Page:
February 22, 2019
by Carol Lynn Alpert
Participating: Jessica, Peter, Abhijit, Abhilasha, Kil Ho, Faiz, Carol Lynn
Can we continue our quest beyond the April 30 end-date of our grant? The Optics and Communications teams have reserved enough funds to request a "no-cost extension," for another year of work, but the QDot team is running out of funds. During this discussion, Jessica agreed to request a supplement to keep the QDot team embedded in the collaborative effort. While, they haven’t yet solved all the challenges to making a photoswitchable quantum dot, they have made a lot of progress. We want them to keep working on it, so we can test it on the microscope in Georgia.
This month, Abby explored a possible method of detecting successful on/off photoswitching of QDot-DNA conjugates. STORM imaging requires that our QDots switch on and off intermittently, and our strategy is to use complementary single strands of DNA that can be triggered to hybridize and pull a gold nanoparticle close to the QDot, quenching it, or dehybridize into single strands, pulling the gold nanoparticle further away and allowing the QDot to resume fluorescing. The trigger here is an azobenzene molecule connected to the DNA strands. Abby focused her efforts on seeing if she could first study photoswitching in just the azobenze-DNA composite (azoDNA) alone, by measuring absorbance of UV light. Absorbance value readings should have been consistent, indicating whether the azoDNA is in hybridized or dehybridized mode. But the readings for each trial were inconsistent, and so that detection method proved disappointing. Next, Abby is considering using an intercalating dye which would fluoresce more brightly on hybridized DNA strands than on single strands. Read more here.
Meanwhile, Kil Ho explored the effect of increasing the thickness of the zinc sulfide (ZnS) shells around his QDots. He hoped that the thicker shells would increase DNA embedding and also enhance the fluorescence intensity emitted by the QDots. (He also hopes thicker shells will reduce the tendency of QDs to leak through the filters during the purification process with PBS buffer.) He succeeded in increasing shell size, DNA embedding, and fluorescence. Next he will investigate whether the thicker shells will also solve the filtering problem.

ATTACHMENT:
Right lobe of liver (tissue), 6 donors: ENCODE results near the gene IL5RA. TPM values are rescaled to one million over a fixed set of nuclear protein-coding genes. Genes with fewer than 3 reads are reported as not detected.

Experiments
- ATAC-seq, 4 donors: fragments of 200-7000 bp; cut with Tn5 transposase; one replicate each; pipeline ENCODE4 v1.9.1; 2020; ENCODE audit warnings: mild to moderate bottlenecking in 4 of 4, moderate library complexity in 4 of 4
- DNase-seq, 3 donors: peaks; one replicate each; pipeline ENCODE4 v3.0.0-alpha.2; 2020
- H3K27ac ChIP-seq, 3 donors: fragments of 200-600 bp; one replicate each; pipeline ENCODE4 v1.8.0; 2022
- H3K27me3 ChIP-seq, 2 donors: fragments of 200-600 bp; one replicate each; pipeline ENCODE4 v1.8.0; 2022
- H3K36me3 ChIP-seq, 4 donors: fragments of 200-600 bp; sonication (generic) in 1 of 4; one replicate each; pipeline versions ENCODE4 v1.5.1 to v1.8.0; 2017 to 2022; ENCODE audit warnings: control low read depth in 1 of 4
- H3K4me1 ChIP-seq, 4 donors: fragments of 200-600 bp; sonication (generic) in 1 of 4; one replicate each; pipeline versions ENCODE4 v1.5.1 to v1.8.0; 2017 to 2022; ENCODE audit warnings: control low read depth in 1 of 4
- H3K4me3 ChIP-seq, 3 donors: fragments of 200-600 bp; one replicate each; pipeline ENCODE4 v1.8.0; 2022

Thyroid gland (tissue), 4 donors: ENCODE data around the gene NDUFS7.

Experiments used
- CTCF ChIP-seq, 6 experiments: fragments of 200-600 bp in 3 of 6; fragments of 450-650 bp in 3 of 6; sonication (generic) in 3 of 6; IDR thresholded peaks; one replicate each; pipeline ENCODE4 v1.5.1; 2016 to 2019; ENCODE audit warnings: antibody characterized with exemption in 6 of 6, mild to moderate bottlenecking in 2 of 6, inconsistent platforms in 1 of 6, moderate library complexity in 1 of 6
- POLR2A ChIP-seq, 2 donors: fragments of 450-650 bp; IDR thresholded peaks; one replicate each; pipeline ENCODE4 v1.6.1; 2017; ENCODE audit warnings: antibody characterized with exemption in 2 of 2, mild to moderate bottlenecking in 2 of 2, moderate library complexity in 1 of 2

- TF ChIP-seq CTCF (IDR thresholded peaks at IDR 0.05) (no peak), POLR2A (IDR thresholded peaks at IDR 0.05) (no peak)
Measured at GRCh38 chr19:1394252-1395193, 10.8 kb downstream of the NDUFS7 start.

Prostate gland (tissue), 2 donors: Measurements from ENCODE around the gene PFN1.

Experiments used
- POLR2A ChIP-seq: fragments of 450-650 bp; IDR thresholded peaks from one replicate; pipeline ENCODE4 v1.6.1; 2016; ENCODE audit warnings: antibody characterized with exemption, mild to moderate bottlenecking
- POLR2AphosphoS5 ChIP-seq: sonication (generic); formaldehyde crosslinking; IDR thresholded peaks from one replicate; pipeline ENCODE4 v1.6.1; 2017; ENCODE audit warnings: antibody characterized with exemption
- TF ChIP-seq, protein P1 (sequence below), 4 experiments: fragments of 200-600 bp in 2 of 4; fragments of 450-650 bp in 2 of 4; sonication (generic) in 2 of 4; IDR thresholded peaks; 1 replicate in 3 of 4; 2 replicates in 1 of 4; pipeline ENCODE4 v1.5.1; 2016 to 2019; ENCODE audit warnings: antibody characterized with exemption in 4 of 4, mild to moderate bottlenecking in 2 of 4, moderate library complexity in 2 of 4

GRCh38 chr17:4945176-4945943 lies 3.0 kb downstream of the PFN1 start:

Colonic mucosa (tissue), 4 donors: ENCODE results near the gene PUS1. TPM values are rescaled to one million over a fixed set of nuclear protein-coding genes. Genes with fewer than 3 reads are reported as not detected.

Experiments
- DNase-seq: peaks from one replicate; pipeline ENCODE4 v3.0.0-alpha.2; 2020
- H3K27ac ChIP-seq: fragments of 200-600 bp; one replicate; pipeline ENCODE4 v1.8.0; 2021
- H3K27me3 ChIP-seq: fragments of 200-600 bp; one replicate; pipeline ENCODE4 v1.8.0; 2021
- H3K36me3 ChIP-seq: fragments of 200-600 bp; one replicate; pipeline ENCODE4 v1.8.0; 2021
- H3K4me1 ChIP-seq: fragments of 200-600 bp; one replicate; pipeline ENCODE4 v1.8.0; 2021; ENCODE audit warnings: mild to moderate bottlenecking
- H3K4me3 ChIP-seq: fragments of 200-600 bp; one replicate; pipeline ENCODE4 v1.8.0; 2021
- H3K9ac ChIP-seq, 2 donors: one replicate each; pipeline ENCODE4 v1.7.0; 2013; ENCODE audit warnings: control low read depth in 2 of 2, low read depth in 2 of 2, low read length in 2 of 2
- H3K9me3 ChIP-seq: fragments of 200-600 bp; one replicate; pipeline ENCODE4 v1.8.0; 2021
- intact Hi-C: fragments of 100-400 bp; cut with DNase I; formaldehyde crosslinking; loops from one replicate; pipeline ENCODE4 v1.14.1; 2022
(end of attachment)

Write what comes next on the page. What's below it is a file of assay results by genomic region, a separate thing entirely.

Kil Ho also investigated DNA hybridization between his single-strand DNA-QDot conjugates and complementary single-strand DNA attached to DNA hinges made by the Castro group at Ohio State. (The hinges served as a stand-in for the gold nanoparticles that will eventually be used.) Kil Ho's initial TEM image (see figure) did not reveal QDots bound to the hinges; so next time, he will try increasing the number of QDots in solution. Read more here.
Abhijit delivered a talk on the Kner Lab’s current research at the Photonics West conference in San Francisco in early February.
His work this month focused on finding the optimal distance between the interferometer and the camera in order to increase the signal-to-noise ratio. A shorter distance improves the signal-to-noise ratio but at the cost of some degree of resolution between two points.
After making the adjustments, Abhijit recorded the axial view of a 100nm fluorescent bead imaged at different focal planes (4 µm step size) across a 20 µm axial range. (This is called phase-shifting (or phase-stepped) digital holography.) Abhijit captured a sequence of interferograms that each indicate the optical phase relationships between light returned from the bead and a controlled reference beam of light. See more here.
In Boston, plans are underway for NanoDays with a Quantum Leap and the Finals of the national Quantum Matters™ Science Communication Competition, both occurring on April 6. We are also working with IBM to bring a replica of its 20-qubit quantum computer to the Museum for the month of April. And, last week Carol Lynn was inducted as a Fellow of the American Association for the Advancement of Science.
Our next meeting is scheduled for Wednesday, March 20, at noon.